Texas House of Representatives
On April 19, an eighth-grade American history assignment was shared with the public that required students at a public charter school in San Antonio to list the “positive aspects” of slavery. The assignment was an activity found in one of the history textbooks that is used in classrooms throughout the State of Texas. This means that young people across the state are being taught that the institution of slavery was something other than reprehensible.
Another outcry over the contents of public school textbooks occurred when a parent discovered that one of their children’s textbooks described the Transatlantic Slave Trade as a period during which “millions of workers” were brought to America. Texas schools bought nearly 140,000 copies of that textbook. Another textbook titled Texas United States History discusses how some slaves were treated “kindly” and provided “adequate food and clothing.”
These descriptions found in textbooks used by children all over Texas serve only to whitewash history by giving children a false idea that slavery wasn’t as horrific of an institution as it really was. Slaves were tortured, beaten, raped and brutalized. They were stripped of all personal freedoms and forced to serve a system that branded them as property and nothing more. It is detrimental to the future of our state to teach children an incorrect version of history.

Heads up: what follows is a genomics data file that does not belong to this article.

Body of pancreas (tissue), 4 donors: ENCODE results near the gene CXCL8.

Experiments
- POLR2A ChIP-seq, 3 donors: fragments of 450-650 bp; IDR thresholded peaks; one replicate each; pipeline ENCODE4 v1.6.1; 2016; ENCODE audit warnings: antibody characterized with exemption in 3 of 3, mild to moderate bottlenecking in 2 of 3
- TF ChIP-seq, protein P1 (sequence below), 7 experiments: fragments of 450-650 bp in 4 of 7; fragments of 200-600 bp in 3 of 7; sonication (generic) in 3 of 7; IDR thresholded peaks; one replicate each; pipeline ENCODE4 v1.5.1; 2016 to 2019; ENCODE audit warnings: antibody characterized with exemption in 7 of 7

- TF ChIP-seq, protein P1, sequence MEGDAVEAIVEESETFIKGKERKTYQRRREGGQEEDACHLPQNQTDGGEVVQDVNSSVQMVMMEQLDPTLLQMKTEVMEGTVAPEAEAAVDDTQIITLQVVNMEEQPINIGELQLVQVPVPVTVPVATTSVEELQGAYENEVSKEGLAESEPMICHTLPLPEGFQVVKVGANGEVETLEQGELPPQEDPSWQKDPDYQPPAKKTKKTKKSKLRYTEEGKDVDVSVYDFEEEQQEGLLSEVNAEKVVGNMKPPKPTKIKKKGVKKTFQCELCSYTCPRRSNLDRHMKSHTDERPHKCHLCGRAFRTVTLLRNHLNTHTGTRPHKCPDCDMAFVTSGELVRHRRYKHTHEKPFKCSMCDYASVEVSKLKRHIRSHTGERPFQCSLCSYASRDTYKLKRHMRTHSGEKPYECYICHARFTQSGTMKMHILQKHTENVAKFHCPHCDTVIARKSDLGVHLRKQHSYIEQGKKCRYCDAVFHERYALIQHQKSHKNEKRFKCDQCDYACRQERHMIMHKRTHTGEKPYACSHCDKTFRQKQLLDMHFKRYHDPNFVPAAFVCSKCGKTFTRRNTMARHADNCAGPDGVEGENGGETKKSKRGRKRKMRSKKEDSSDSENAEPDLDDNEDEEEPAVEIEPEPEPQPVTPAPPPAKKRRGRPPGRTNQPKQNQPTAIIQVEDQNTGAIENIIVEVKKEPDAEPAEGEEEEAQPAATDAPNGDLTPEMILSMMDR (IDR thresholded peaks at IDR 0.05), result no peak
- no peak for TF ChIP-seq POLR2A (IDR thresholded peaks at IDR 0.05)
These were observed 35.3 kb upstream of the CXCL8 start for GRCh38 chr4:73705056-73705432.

Curriculum standards and all instructional materials, including textbooks, for public and public charter school classrooms in Texas are vetted and approved by the Texas State Board of Education. Although a law passed in 2011 allows schools to use instructional materials that are not recommended by the board, majority of schools still use textbooks on the board’s endorsed list. There are no educational requirements a person has to meet in order to serve on the board. This means that the individuals who are determining the contents of textbooks are not required to have a college degree.
In 2015, the board rejected a proposal that would have required university experts to fact-check public school textbooks. It is not surprising that the board refused to put instructional materials in the hands of experts. A current member of the State Board of Education was once quoted saying that slavery was an “after issue” and “not the reason” for the Civil War. As a member of the board, she has the power to determine the content studied in Texas’ U.S. History classrooms.
Politicians who want you to believe that slavery has “positive aspects” and was not the cause of the Civil War should not be writing or dictating the contents of textbooks. It is a disservice to Texas children to continue allowing counterfactual information to be placed in their instructional materials.
Texas’ American history curriculum should be in the hands of academics and subject matter experts who are distinguished in their fields. The 86th Texas Legislature needs to take a hard look at how the state determines what instructional content is acceptable in public school classrooms.
State Rep. Eric Johnson represents District 100, which includes parts of Dallas and Mesquite, in the Texas House of Representatives. He serves on four prominent committees: he is Vice Chair of the House Committee on Redistricting, a member of the House Committee on Ways and Means, a member of the House Committee on Investments and Financial Services, and a member of the House Select Committee on State and Federal Power and Responsibility.